Sometimes, reading the comments section of an op-ed can prove to be much more interesting than the article itself, because it allows you to see what people are really thinking – not to mention what those thoughts reveal.
One such editorial comes to mind. Just today, I read David Horovitz’s Dec. 15 op-ed, “Don’t mess with the Law of Return.” In it, he writes, “The argument of ‘if you were Jewish enough for Hitler to want to murder you, you should be Jewish enough for Israel to give you a home, has always been a powerhouse defense.”
He goes on to say, “Israel should and does see itself as a focal point for Jews everywhere and for those who see themselves as part of the Jewish people, regardless of the particular stream of Judaism with which they identify.”
With these words, Horovitz is, perhaps, doing the most Jewish thing of all – operating from a place of mercy, justice and generosity – knowing that today’s Jewish face has dramatically changed as a result of intermarriage, modern times and lack of interest in religion, to name a few reasons.
But it doesn’t change the fact that unaffiliated or intermarried Jews still identify as Jews in the ethnic and cultural sense. He knows that those Jews should not be discarded as unimportant or as those who simply shouldn’t be counted among their people.
Horovitz connects the importance, and even urgency, of their inclusion to the social climate, which he observes to be one of ever-growing anti-Jewish sentiment. Such rhetoric is no longer hidden, thanks to those with wide-reaching platforms, such as entertainers, sports figures and other well-known personalities.
Among them, Horovitz cites Kanye West, Dave Chappelle and Nick Fuentes, noting that they are “not investigating the halachic [‘legal’] credentials of any particular Jews they have in their sights.”
But one comment to his op-ed stated that “the article has been based on pure emotion rather than reason.” It goes on to say that “there is absolutely no reason for us to use a madman like Hitler to define who is a Jew.”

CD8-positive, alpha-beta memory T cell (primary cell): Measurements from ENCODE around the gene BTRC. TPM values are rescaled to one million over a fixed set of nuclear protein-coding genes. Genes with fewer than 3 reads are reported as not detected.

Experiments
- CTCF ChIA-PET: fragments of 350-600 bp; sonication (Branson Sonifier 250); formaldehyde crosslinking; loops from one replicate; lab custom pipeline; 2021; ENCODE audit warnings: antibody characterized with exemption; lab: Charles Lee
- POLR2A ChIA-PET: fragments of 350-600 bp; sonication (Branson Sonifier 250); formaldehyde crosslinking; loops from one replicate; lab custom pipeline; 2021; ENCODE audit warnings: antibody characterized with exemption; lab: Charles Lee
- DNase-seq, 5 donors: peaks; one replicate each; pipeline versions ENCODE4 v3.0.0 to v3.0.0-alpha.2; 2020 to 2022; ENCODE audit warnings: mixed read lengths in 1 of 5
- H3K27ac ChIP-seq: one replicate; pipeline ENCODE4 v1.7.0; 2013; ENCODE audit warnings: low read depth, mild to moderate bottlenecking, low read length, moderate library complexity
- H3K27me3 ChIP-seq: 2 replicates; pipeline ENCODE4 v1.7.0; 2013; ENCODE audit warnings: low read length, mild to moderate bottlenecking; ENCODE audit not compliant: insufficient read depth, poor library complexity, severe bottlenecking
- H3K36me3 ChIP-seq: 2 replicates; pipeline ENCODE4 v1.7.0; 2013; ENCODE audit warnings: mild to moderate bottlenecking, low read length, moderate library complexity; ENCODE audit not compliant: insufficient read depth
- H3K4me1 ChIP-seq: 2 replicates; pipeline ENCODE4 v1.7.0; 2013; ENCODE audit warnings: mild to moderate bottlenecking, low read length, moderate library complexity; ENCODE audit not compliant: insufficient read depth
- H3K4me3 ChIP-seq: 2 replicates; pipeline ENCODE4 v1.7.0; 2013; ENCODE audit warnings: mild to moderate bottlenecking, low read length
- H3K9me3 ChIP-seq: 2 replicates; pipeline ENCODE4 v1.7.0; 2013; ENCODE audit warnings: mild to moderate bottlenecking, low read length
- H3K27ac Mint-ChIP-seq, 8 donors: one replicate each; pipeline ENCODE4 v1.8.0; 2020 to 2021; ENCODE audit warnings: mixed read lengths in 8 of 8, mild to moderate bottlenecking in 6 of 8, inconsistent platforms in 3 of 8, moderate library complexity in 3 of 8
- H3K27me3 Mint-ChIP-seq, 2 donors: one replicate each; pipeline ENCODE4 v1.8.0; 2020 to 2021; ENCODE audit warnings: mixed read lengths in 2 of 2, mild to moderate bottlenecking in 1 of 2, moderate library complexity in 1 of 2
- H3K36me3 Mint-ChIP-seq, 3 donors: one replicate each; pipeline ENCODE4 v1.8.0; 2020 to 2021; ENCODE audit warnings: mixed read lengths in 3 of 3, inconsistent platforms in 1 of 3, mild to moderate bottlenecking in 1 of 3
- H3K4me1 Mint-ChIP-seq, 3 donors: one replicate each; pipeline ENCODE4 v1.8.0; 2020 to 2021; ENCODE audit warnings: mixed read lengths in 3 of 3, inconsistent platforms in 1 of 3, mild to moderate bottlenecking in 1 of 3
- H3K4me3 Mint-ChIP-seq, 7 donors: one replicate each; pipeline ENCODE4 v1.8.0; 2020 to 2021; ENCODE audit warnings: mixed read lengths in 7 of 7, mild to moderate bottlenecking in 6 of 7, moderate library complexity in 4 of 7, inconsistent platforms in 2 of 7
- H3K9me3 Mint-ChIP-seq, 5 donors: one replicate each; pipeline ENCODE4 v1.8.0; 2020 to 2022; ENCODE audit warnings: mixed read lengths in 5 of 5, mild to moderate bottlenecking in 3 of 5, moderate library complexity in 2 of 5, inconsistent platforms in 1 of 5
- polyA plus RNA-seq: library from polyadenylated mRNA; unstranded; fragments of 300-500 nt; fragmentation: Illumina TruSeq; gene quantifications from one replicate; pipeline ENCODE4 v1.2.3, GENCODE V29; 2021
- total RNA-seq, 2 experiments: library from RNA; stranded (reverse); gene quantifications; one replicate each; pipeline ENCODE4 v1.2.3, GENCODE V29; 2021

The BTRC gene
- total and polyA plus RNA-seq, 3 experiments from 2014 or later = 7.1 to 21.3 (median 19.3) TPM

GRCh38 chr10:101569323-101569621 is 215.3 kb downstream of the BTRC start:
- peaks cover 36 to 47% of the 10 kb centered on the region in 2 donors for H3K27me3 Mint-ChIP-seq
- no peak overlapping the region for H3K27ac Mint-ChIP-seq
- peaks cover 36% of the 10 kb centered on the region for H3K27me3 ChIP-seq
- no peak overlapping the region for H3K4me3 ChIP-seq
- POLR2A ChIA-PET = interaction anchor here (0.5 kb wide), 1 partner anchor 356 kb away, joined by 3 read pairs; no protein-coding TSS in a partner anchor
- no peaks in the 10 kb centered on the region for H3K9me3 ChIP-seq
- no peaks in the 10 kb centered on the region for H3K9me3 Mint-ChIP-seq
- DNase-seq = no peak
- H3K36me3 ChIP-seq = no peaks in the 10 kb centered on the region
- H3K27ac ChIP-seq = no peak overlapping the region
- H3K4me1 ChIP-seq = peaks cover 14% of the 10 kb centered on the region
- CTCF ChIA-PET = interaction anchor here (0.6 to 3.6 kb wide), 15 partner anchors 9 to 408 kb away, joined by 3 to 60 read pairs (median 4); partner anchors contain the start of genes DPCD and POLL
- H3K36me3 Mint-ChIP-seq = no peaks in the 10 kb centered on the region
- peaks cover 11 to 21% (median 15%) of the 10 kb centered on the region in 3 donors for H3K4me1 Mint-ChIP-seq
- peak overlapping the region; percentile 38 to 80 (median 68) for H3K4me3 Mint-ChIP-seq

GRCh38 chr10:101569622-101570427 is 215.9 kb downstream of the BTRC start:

In fact, almost all those who took the time to write comments disagreed with Horovitz’s position of wanting to keep the Jewish homeland an available option for those who might suddenly need to escape the same fate that befell 6 million just 80 years ago.
Although there were a few supportive comments, emphasis on the words “a few,” only one comment recognized that Jews comprise a religion and a nation or race. The writer pragmatically takes the position that defining a Jew is not something to trifle with, if, in fact, that person claiming Jewish roots truly does have them.
What is surprising and disturbing is that so many Jews are willing to write off those they have determined are not worthy to define themselves as Jews, since they have “not put in the work” that they believe is obligatory to identify as part of the same tribe.
There is something terribly wrong with that way of thinking, because it connects being a Jew with somehow having earned it, regardless of one’s bloodline.
And what of those who have “put in the time?” Does being observant, affiliated or active in the Jewish community earn one a higher place of identification? Does it afford anyone a purer heart or a more righteous lifestyle? In short, is being a religious Jew the ultimate hallmark of being a good Jew?